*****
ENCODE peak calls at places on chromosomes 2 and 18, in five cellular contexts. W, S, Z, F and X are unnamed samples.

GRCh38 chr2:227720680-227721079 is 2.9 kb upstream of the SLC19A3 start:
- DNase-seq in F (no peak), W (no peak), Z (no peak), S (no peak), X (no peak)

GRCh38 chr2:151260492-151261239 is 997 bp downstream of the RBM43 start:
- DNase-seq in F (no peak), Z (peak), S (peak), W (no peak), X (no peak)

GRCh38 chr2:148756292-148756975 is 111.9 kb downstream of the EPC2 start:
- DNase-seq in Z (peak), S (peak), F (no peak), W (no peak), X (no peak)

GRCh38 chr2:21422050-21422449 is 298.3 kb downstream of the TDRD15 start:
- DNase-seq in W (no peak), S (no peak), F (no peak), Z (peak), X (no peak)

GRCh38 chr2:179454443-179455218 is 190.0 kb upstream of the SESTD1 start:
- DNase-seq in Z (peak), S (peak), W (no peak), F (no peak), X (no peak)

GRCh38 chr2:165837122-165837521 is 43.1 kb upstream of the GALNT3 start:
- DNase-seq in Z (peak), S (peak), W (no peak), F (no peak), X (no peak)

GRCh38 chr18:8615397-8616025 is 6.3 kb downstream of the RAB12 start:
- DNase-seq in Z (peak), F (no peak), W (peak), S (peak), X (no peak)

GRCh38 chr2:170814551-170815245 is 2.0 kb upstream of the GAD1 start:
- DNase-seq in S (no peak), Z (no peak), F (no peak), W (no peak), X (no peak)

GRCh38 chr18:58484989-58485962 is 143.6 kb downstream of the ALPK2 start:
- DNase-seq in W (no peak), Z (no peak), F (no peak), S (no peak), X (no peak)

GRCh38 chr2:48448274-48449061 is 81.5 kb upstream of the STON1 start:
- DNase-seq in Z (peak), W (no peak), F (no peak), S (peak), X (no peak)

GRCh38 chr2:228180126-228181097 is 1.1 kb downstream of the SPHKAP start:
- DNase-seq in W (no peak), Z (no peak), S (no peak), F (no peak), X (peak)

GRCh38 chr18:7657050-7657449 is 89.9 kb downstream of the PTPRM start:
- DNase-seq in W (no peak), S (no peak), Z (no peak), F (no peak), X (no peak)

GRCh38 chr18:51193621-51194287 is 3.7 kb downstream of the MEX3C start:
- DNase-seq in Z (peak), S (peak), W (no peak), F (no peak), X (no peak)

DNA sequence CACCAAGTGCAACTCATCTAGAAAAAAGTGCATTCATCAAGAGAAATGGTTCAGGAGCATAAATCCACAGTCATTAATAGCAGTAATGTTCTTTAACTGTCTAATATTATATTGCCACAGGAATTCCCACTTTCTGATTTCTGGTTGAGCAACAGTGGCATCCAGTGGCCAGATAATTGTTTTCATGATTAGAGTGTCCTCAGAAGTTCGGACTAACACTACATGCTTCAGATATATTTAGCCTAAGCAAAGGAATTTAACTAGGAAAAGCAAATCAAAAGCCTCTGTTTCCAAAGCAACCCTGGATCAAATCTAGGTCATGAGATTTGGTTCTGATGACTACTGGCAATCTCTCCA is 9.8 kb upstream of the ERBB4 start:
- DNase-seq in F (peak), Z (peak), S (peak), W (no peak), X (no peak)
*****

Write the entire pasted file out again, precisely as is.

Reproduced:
ENCODE peak calls at places on chromosomes 2 and 18, in five cellular contexts. W, S, Z, F and X are unnamed samples.

GRCh38 chr2:227720680-227721079 is 2.9 kb upstream of the SLC19A3 start:
- DNase-seq in F (no peak), W (no peak), Z (no peak), S (no peak), X (no peak)

GRCh38 chr2:151260492-151261239 is 997 bp downstream of the RBM43 start:
- DNase-seq in F (no peak), Z (peak), S (peak), W (no peak), X (no peak)

GRCh38 chr2:148756292-148756975 is 111.9 kb downstream of the EPC2 start:
- DNase-seq in Z (peak), S (peak), F (no peak), W (no peak), X (no peak)

GRCh38 chr2:21422050-21422449 is 298.3 kb downstream of the TDRD15 start:
- DNase-seq in W (no peak), S (no peak), F (no peak), Z (peak), X (no peak)

GRCh38 chr2:179454443-179455218 is 190.0 kb upstream of the SESTD1 start:
- DNase-seq in Z (peak), S (peak), W (no peak), F (no peak), X (no peak)

GRCh38 chr2:165837122-165837521 is 43.1 kb upstream of the GALNT3 start:
- DNase-seq in Z (peak), S (peak), W (no peak), F (no peak), X (no peak)

GRCh38 chr18:8615397-8616025 is 6.3 kb downstream of the RAB12 start:
- DNase-seq in Z (peak), F (no peak), W (peak), S (peak), X (no peak)

GRCh38 chr2:170814551-170815245 is 2.0 kb upstream of the GAD1 start:
- DNase-seq in S (no peak), Z (no peak), F (no peak), W (no peak), X (no peak)

GRCh38 chr18:58484989-58485962 is 143.6 kb downstream of the ALPK2 start:
- DNase-seq in W (no peak), Z (no peak), F (no peak), S (no peak), X (no peak)

GRCh38 chr2:48448274-48449061 is 81.5 kb upstream of the STON1 start:
- DNase-seq in Z (peak), W (no peak), F (no peak), S (peak), X (no peak)

GRCh38 chr2:228180126-228181097 is 1.1 kb downstream of the SPHKAP start:
- DNase-seq in W (no peak), Z (no peak), S (no peak), F (no peak), X (peak)

GRCh38 chr18:7657050-7657449 is 89.9 kb downstream of the PTPRM start:
- DNase-seq in W (no peak), S (no peak), Z (no peak), F (no peak), X (no peak)

GRCh38 chr18:51193621-51194287 is 3.7 kb downstream of the MEX3C start:
- DNase-seq in Z (peak), S (peak), W (no peak), F (no peak), X (no peak)

DNA sequence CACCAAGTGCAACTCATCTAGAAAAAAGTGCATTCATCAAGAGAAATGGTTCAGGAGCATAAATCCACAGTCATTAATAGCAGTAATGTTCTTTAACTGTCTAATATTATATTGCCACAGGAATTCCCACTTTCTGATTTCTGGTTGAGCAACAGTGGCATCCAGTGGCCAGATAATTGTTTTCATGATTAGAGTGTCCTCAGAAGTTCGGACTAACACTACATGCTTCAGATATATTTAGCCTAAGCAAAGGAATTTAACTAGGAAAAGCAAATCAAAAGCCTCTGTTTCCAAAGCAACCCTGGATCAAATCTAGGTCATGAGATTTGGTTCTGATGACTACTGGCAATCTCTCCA is 9.8 kb upstream of the ERBB4 start:
- DNase-seq in F (peak), Z (peak), S (peak), W (no peak), X (no peak)